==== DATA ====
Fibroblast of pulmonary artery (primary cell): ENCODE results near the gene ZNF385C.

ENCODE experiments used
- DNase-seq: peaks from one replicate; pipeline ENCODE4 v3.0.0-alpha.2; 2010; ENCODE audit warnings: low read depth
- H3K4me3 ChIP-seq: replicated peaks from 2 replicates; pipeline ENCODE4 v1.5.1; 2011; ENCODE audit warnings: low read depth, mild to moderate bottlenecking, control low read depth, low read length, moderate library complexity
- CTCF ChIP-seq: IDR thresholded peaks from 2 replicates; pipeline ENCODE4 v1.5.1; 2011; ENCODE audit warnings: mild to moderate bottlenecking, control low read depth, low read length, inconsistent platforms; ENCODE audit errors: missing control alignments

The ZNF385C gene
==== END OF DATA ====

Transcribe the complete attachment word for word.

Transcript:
Fibroblast of pulmonary artery (primary cell): ENCODE results near the gene ZNF385C.

ENCODE experiments used
- DNase-seq: peaks from one replicate; pipeline ENCODE4 v3.0.0-alpha.2; 2010; ENCODE audit warnings: low read depth
- H3K4me3 ChIP-seq: replicated peaks from 2 replicates; pipeline ENCODE4 v1.5.1; 2011; ENCODE audit warnings: low read depth, mild to moderate bottlenecking, control low read depth, low read length, moderate library complexity
- CTCF ChIP-seq: IDR thresholded peaks from 2 replicates; pipeline ENCODE4 v1.5.1; 2011; ENCODE audit warnings: mild to moderate bottlenecking, control low read depth, low read length, inconsistent platforms; ENCODE audit errors: missing control alignments

The ZNF385C gene